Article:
Between March and September 2015, 3 SCOTS led 250 soldiers from 14 Units to fulfil the UK’s commitment to the United Nations Force in Cyprus (UNFICYP).  Closer to home, they have provided notable support to the wider UK community. Soldiers assisted with the 2014 Glasgow Commonwealth Games and the London 2012 Olympics.

3 SCOTS are now based in Fort George near Inverness and are currently a light role Infantry battalion.

 

Queens's Own Highlanders (Seaforth and Camerons) (72nd, 78th, 79th)
Queens's Own Highlanders (Seaforth and Camerons) (72nd, 78th, 79th)

Queen's Own Highlanders were an amalgamation of three of the famous Highland regiments raised in the late 18th Century; The 72nd Highlanders (Duke of Albany's Own), The 78th Highlanders (Ross-Shire Buffs) and the 79th Cameron Highlanders, who became Queen's Own Cameron Highlanders in 1873.

The 72nd Highlanders were originally numbered for the 78th Highlanders, they were recruited by the Earl of Seaforth mainly from Ross-Shire and Lewis, and first mustered at Elgin in 1778. They were subsequently renumbered as the 72nd Highlanders. In 1881 they were amalgamated with the 78th Highlanders (Ross-shire Buffs) to become the 1st Battalion Seaforth Highlanders. The 78th has the emblem of the Assaye Elephant in India in 1803, and the 79th has the Sphinx for their service in Egypt in 1801.

From its formation 1st Battalion Queen's Own Highlanders has served all over the world. Its operational duty has included the Brunei revolt in 1962, the confrontation campaign in Borneo, patrolling the Hong Kong border, the rehabilitation of the Falklands Islands and the Gulf War and many tours of Northern Ireland. Other services abroad included Germany and Berlin, Sharjah, Belize, with regular training exercises in Canada and the USA.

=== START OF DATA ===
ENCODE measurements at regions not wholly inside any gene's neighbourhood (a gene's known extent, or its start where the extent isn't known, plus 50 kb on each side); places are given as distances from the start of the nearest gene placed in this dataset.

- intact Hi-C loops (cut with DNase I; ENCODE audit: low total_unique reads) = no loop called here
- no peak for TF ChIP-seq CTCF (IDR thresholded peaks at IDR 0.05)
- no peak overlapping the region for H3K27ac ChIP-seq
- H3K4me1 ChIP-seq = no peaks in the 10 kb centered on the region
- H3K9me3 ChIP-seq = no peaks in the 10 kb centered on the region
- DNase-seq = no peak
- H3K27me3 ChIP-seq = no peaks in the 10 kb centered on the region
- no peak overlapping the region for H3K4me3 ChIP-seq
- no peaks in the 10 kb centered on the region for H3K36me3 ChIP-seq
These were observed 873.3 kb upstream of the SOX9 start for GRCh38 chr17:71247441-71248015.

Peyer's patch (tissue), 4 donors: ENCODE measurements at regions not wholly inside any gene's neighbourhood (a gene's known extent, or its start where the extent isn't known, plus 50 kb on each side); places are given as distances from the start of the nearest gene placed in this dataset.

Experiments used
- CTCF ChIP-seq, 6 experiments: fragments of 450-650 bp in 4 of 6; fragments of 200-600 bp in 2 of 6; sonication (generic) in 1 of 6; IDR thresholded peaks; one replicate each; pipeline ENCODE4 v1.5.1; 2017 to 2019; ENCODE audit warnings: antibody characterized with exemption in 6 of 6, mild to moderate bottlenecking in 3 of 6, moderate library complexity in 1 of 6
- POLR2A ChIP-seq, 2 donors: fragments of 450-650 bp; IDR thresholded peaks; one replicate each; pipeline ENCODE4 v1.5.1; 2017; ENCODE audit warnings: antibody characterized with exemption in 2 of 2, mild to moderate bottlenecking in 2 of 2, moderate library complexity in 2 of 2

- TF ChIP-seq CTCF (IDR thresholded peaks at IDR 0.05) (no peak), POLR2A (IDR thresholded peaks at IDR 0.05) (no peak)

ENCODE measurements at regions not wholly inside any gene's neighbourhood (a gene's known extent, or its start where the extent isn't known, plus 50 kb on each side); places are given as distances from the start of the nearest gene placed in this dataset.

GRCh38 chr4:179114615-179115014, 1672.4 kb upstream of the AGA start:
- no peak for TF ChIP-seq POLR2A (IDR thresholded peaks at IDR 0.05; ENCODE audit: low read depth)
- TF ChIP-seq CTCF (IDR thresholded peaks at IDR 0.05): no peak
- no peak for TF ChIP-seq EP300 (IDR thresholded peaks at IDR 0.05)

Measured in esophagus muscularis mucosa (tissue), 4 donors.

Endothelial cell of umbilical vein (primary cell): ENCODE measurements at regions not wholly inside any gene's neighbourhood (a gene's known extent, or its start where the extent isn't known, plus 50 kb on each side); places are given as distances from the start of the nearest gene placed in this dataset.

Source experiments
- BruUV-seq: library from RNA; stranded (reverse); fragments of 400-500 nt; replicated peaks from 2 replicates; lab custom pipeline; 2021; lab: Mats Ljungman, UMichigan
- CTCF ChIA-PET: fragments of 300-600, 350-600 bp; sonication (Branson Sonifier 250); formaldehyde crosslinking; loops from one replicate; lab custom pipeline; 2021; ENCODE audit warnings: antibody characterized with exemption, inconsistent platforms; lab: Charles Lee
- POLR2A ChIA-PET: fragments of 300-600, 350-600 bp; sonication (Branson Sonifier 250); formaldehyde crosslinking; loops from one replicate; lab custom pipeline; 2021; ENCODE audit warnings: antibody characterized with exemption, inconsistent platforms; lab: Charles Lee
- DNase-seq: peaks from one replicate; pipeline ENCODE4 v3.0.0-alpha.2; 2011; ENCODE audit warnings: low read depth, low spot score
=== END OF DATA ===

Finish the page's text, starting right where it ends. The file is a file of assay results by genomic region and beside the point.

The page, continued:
Under the 1980s programme of Defence cuts, Queen's Own Highlanders were amalgamated with the Gordon Highlanders to form The Highlanders (Seaforth, Gordons and Camerons). They them amalgamated further in 2006 to become The Highlanders, 4th Battalion The Royal Regiment of Scotland (4 SCOTS).

4 SCOTS are based in North Yorkshire having returned to the UK from Germany in 2015. They have served twice in Iraq and three times in Afghanistan, and were the last Battalion of The Royal Regiment of Scotland to be deployed on combat operations in Afghanistan.

The Gordon Highlanders (75th, 92nd)
The Gordon Highlanders (75th, 92nd)

Raised by the 4th Duke of Gordon in 1794, The Gordon Highlanders were numbered the 100th, traditionally recruited from the North East of Scotland. The raising of the Regiment was famously assisted by the Duchess Jean who is said to have offered a kiss to prospective recruits with a guinea between her lips.